COMMISSIONER DUGGINS: Okay. Any questions or comments?

Is there anyone in the audience who's registered to talk on this?

Hearing none, is there a motion for approval?

COMMISSIONER LATIMER: I have one question. How many people register or apply for the drawn hunts? Just as a new Commissioner, I have no idea.

MR. DREIBELBIS: There's quite a few, and that number has gone up significantly here in the last two years with our new online draw system; but if you don't mind, I'm going to ask Kelly Edmiston if he has that number off the top of his head.

COMMISSIONER LATIMER: You can send it to me later. I just —

MR. DREIBELBIS: Okay, yeah. 116,000 applications this last year.

COMMISSIONER LATIMER: Thank you.

COMMISSIONER DUGGINS: Good work. Is there a motion for approval?

COMMISSIONER JONES: So moved.

COMMISSIONER DUGGINS: Commissioner Jones.

COMMISSIONER GALO: Second.

COMMISSIONER DUGGINS: Commissioner Galo. All in favor?

(Chorus of ayes)

COMMISSIONER DUGGINS: Hearing no opposition, the motion carries.

MR. DREIBELBIS: Thank you.

COMMISSIONER DUGGINS: Mr. Smith, this Commission has completed its Commission meeting business. So I declare us adjourned at —

MR. SMITH: Thank you, Mr. Chairman.

COMMISSIONER DUGGINS: — 2:15 — no, sorry, 2:34 p.m.

(Commission Meeting Adjourns)

In official recognition of the adoption of this resolution in a lawfully called public meeting of the Texas Parks and Wildlife Commission, we hereby affix our signatures this _____ day of ______________, 2016.

____________________________________
T. Dan Friedkin, Chairman

____________________________________
Ralph H. Duggins, Vice-Chairman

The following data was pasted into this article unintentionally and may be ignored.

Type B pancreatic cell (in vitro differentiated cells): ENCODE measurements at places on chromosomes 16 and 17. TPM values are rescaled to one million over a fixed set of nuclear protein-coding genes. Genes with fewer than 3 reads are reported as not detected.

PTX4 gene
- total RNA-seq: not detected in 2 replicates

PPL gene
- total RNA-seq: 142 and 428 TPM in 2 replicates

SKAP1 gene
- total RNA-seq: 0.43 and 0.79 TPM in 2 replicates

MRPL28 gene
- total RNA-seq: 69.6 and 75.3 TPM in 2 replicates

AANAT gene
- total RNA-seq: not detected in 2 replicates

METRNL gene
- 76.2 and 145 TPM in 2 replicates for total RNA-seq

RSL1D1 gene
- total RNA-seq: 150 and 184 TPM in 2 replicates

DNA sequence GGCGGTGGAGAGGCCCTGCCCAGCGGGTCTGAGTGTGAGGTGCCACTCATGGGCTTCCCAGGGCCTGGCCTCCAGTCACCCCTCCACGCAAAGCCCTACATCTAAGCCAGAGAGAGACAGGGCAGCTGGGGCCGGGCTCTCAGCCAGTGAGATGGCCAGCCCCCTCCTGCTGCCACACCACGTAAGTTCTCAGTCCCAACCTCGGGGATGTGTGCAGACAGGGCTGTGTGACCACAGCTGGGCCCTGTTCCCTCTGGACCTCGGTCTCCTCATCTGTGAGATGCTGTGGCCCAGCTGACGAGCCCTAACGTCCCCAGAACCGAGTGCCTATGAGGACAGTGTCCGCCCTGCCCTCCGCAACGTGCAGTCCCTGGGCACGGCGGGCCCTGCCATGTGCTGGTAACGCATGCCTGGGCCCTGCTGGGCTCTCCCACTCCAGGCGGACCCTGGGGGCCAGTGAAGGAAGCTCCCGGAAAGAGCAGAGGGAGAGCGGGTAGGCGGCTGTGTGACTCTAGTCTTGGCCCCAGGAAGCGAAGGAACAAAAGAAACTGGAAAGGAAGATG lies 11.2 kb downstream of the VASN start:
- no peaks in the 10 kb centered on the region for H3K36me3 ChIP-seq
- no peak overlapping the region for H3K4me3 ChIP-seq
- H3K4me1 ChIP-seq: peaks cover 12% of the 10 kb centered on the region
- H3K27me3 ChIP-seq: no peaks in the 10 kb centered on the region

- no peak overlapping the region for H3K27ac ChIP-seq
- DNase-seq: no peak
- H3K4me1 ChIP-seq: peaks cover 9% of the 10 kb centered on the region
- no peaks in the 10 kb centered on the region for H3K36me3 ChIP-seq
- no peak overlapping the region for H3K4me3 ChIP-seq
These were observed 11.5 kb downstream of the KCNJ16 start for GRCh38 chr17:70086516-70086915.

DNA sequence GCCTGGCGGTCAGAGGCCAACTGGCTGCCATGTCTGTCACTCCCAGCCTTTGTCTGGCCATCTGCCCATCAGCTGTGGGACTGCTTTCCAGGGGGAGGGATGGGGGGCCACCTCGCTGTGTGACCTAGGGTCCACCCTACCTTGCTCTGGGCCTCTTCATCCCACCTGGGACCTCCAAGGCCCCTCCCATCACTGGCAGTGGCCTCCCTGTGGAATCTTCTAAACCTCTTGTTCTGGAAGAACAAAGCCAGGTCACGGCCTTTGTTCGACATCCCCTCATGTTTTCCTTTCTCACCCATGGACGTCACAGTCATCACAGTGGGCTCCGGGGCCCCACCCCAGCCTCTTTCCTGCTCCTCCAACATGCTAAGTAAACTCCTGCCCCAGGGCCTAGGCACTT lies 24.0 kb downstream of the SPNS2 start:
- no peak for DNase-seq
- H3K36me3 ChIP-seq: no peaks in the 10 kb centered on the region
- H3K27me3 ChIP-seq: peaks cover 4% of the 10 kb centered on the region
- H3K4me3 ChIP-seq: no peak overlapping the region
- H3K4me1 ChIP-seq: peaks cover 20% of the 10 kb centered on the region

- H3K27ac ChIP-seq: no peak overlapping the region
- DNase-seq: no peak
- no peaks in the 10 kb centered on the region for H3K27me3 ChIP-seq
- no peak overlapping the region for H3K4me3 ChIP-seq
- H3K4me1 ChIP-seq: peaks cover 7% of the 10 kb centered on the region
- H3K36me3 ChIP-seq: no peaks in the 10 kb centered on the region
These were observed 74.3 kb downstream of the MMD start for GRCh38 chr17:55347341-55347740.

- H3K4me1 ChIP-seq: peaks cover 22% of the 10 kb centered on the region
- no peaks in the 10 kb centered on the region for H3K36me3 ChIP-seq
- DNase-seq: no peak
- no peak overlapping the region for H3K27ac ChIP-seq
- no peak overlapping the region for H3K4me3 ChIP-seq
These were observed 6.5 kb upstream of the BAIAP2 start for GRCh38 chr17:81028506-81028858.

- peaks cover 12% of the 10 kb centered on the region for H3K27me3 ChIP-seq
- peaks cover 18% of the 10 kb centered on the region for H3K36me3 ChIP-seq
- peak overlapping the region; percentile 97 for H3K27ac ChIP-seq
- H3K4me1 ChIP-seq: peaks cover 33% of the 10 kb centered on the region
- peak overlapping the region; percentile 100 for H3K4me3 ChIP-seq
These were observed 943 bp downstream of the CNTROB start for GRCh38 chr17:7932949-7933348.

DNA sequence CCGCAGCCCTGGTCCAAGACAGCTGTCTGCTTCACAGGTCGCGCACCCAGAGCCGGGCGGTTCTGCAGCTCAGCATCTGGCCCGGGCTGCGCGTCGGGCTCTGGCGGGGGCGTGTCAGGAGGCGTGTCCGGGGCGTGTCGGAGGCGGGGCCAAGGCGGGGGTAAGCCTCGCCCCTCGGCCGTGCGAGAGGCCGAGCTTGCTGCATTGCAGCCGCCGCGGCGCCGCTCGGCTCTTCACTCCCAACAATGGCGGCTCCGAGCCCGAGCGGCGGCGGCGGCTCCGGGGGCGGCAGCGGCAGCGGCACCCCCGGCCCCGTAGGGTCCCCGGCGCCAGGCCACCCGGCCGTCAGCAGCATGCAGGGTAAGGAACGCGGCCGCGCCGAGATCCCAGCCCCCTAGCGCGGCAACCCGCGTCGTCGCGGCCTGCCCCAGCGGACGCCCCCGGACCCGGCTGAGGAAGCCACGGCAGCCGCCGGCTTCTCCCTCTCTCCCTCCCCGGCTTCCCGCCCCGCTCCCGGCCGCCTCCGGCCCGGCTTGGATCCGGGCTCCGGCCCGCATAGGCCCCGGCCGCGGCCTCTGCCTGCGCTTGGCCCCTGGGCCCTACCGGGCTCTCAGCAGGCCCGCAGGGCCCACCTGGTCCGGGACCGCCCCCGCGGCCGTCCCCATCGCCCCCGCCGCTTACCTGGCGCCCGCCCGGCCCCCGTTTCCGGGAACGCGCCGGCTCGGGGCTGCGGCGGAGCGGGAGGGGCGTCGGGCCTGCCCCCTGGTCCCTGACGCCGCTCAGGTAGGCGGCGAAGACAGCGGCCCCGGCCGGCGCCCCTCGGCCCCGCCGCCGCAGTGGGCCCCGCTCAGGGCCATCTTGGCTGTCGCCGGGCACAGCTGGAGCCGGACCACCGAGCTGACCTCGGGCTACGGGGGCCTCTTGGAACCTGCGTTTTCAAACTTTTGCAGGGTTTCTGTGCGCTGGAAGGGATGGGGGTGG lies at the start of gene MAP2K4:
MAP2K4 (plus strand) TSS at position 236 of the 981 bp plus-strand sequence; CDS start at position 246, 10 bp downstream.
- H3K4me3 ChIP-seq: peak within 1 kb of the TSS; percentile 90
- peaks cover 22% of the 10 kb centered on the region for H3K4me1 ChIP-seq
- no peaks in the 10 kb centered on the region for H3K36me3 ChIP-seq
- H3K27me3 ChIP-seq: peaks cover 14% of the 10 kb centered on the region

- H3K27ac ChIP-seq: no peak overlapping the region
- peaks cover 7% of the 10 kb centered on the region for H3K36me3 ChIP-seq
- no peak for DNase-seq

____________________________________
Anna B. Galo, Member

____________________________________
Bill Jones, Member

___________________________________
Jeanne W. Latimer, Member

___________________________________
James H. Lee, Member

___________________________________
S. Reed Morian, Member

___________________________________
Dick Scott, Member

___________________________________
Kelcy L. Warren, Member


C E R T I F I C A T E

STATE OF TEXAS       )
COUNTY OF TRAVIS )

I, Paige S. Watts, Certified Shorthand Reporter in and for the State of Texas, do hereby certify that the above-mentioned matter occurred as hereinbefore set out.

I FURTHER CERTIFY THAT the proceedings of such were reported by me or under my supervision, later reduced to typewritten form under my supervision and control and that the foregoing pages are a full, true, and correct transcription of the original notes.

IN WITNESS WHEREOF, I have hereunto set my hand and seal this Turn in date _____ day of ________________, ________.

___________________________________
Paige S. Watts, CSR
CSR No.: 8311
Expiration: December 31, 2016
7010 Cool Canyon Cove
Round Rock, Texas 78681
(512)779-8320

TPW Commission Meetings